CN: In short, it was iQue’s redesign of the Nintendo 64, a brand new design to sell as domestic gaming hardware, and an all-digital distribution method to reduce costs of shipping and prevent piracy. It was later discovered by iQueBrew, a community of iQue Player homebrewers, that the iQue Player also possesses superior processing power compared to the N64.
iQue had great plans for the console’s digital storefront—iQue@Home, or 神游在线 (Literally: iQue Online) in Chinese. There were plans for online multiplayer, and an official forum for gaming fans, among others.
One could say Dr. Yen envisioned systems equivalent to, and predating, the Nintendo eShop, Nintendo Network, and Miiverse, or even Steam’s combination of storefront, community and multiplayer services. But it would be a bit of an exaggeration to say it kickstarted future digital distribution in China. iQue was a pioneer, but its grand ambition fell short due to both lack of player interest and technical limitations, so it did not make much of an impact. It was a forgotten grand plan.
Krish: You’ve archived a lot of their ads and promotional campaigns from that time, and there’s something refreshing about how…localized their marketing was.
CN: Much as I love iQue’s content under Dr. Yen with their autonomous and unique takes on advertising Nintendo IP in China (compared to Tencent’s more conservative approach today), I have to sadly admit that iQue in itself was a huge commercial failure. As such, it served as a warning to the executives of Nintendo how not to approach the Chinese market.
Krish: That sense only deepened with the failure of the iQue, and then, the failure of the Nintendo Wii in China. Can you talk about iQue’s “darkest year” of 2008?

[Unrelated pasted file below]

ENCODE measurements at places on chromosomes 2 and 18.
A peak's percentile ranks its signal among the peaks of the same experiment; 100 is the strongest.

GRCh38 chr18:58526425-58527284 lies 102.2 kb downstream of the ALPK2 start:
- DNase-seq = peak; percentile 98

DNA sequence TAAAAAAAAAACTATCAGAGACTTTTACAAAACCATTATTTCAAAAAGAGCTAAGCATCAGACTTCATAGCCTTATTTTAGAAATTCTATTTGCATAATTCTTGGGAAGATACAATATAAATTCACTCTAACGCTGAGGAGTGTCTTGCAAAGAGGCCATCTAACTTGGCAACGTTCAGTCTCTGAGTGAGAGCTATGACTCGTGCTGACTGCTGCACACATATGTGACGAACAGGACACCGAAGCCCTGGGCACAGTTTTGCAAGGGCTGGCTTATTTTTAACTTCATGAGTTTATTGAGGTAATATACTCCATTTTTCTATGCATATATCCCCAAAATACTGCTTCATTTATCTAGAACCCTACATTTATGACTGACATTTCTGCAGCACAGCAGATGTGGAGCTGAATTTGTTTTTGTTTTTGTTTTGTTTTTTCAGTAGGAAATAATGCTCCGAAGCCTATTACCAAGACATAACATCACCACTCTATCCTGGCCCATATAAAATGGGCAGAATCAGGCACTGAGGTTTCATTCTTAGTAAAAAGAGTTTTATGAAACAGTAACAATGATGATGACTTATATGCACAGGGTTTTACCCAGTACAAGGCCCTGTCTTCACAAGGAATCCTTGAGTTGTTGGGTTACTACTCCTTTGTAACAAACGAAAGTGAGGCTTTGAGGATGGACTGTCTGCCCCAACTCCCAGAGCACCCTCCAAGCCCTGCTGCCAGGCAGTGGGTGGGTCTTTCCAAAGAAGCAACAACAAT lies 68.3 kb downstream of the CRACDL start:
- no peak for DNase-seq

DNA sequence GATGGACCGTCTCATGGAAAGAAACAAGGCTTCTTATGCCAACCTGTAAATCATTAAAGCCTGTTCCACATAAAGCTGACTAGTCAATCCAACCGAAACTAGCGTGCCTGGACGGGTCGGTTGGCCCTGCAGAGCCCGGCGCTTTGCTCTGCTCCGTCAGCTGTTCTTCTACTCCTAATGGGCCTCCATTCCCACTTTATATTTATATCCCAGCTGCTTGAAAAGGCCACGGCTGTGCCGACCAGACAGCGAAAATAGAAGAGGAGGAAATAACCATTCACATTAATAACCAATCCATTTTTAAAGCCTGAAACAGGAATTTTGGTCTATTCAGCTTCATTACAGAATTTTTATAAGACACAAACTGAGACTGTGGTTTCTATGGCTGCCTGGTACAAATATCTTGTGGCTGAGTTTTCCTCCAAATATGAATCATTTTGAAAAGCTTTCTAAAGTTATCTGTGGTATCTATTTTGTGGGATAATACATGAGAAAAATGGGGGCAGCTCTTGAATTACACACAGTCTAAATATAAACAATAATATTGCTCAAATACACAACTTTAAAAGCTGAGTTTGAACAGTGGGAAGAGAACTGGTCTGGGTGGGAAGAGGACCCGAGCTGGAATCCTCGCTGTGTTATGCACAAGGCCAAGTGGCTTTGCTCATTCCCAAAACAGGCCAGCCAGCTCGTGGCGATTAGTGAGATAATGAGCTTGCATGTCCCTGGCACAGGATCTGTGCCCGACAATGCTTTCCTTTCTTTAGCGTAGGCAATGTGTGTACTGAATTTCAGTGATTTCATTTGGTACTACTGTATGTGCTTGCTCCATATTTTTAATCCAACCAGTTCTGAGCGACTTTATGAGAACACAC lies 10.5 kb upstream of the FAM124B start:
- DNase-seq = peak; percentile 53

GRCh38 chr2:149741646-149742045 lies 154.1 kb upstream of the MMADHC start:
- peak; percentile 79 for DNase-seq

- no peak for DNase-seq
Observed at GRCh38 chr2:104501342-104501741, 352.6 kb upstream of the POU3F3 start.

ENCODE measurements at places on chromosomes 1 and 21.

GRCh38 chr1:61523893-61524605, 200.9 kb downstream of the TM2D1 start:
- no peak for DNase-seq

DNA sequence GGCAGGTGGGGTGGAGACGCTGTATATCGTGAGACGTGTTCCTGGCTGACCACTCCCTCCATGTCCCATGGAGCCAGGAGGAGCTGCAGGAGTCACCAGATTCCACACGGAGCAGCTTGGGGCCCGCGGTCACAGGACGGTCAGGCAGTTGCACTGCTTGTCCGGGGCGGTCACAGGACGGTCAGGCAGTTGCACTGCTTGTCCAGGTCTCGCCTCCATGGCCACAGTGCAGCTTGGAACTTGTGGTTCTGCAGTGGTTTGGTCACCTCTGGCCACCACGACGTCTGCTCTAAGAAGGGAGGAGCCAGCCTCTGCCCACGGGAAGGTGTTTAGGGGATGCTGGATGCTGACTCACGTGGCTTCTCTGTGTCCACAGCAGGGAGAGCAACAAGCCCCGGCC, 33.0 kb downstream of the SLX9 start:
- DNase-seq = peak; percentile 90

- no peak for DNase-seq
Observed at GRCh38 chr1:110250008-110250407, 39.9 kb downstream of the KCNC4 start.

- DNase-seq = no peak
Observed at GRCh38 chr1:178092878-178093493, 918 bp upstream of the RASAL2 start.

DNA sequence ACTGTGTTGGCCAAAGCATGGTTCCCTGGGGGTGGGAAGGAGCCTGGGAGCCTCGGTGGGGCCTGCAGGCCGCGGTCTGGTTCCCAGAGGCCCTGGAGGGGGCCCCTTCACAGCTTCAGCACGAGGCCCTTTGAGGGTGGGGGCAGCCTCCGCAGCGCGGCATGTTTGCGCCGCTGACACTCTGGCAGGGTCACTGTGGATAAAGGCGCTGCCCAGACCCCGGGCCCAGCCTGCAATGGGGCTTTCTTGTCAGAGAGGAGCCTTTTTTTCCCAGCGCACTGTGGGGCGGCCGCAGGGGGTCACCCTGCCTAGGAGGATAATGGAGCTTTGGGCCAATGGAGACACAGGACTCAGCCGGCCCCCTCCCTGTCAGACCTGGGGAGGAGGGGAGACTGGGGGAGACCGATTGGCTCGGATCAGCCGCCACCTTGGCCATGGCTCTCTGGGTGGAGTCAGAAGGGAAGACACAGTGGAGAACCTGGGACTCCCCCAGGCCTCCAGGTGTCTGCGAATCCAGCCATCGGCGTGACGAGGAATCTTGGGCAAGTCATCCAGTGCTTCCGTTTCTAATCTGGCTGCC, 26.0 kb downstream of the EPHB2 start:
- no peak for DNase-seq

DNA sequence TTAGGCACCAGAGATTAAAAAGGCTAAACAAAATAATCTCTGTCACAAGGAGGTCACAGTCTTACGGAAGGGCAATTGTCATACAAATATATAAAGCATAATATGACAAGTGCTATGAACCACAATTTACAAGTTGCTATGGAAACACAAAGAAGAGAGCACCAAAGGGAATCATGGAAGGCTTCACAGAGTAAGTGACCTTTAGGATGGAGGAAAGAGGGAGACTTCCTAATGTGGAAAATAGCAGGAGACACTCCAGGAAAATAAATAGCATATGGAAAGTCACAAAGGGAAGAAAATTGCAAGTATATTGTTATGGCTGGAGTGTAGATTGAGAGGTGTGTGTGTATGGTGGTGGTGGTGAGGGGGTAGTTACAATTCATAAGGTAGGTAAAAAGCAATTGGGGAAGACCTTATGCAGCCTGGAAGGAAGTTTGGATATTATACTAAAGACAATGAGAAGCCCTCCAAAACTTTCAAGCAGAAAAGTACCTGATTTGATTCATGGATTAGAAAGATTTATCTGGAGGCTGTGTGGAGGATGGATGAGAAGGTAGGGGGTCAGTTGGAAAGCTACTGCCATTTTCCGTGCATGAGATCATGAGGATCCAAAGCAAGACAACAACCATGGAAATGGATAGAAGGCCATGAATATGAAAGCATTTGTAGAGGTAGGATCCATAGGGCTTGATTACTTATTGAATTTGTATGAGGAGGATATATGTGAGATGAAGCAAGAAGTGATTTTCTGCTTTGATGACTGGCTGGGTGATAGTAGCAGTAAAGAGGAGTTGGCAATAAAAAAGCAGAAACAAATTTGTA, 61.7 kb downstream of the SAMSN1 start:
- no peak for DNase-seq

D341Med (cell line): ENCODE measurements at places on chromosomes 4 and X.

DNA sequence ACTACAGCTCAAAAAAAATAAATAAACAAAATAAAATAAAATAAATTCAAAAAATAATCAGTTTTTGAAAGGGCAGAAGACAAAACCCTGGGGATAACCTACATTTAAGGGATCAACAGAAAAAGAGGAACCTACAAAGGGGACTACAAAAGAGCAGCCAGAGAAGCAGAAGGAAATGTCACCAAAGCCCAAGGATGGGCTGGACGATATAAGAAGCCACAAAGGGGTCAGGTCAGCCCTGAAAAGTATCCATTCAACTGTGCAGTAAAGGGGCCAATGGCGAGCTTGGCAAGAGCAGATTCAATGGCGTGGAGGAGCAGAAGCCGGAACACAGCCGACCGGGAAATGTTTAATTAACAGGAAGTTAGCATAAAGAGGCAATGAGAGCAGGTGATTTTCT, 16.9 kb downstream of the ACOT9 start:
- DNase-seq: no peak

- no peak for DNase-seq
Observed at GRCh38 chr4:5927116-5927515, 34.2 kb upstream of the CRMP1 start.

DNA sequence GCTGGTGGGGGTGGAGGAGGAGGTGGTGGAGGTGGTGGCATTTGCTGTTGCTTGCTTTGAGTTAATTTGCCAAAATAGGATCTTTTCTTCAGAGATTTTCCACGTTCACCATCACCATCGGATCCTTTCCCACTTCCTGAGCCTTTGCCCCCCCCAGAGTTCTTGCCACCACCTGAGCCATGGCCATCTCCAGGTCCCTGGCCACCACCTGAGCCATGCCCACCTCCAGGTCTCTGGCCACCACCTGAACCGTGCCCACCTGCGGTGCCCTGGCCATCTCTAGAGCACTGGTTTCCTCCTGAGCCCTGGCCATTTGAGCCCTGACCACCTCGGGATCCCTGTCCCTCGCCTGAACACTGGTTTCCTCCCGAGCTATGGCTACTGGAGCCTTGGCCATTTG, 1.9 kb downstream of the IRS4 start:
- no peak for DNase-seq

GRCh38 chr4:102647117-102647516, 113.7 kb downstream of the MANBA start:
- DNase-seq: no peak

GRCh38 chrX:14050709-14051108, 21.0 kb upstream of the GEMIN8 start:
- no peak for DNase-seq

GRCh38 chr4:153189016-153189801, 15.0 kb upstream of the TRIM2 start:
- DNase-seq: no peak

CN: The failure to release the iQue Wii was probably the worst blow iQue had in the 2000s. With the Beijing Olympics on the horizon, it was a no-brainer to release the Wii into China. There was soaring interest in sports, not to mention the chance to put out a Beijing Olympics themed videogame featuring Mario.
If the iQue Wii had successfully made its entry into China alongside the Olympics, more people in the country would have learnt about the company, and through Mario & Sonic they would have gained a fresh new perspective on the red plumber they had previously only thought of as a pixelated character on the Famiclone.
But the Wii failed to get government approval. It was heavily believed that reforms within the government that year caused import game consoles to be scrutinized more strictly, and iQue wasn’t really able to pass off the iQue Wii as an “Interactive Multimedia System” like its handhelds. If the Wii played DVDs, would that have changed the course of history?
Krish: This led to iQue, and by extension Nintendo, pretty much retreating from China for a half-decade.
CN: iQue in the early 2000s worked closely with gaming magazines, communities and websites—doing events, giveaways, and other types of activities. But it was largely ignored in the Chinese gaming community as a whole.
I started reading Chinese gaming media in 2010, and boy, Nintendo did not have the most positive image. With iQue falling out of the spotlight and official Chinese support gradually dying out, it was obvious that fewer gamers and gaming media thought highly of the company.
Nintendo was often accused of sinophobia by disappointed gamers in the early to mid 2010s, and some infamous made-up articles mocking Nintendo were published during that time, one of which claimed Shigeru Miyamoto’s wife left home due to domestic violence.
I believe the abundance of Onion-level articles and focus on the negative side of Nintendo was something of a supply and demand relationship: The lack of Nintendo fans meant publishing articles against the company would not hamper their viewership.
Gaming media now paint Nintendo in a much more positive light, thanks to the popularity of the Nintendo Switch at home and the abundance of same-day Chinese language support. It was unimaginable for a Nintendo fan in 2015 that most future Nintendo games would have official Chinese translations, let alone available at launch. We have iQue to thank for that.
Yan: I found out recently that the iQue remains a really popular piece of hardware among speedrunners, because an unintentional consequence of the shortcuts and enhancements the device had to make in China is that it runs certain games (like The Legend of Zelda: Ocarina of Time) without lag, making speedrun tricks easier to execute.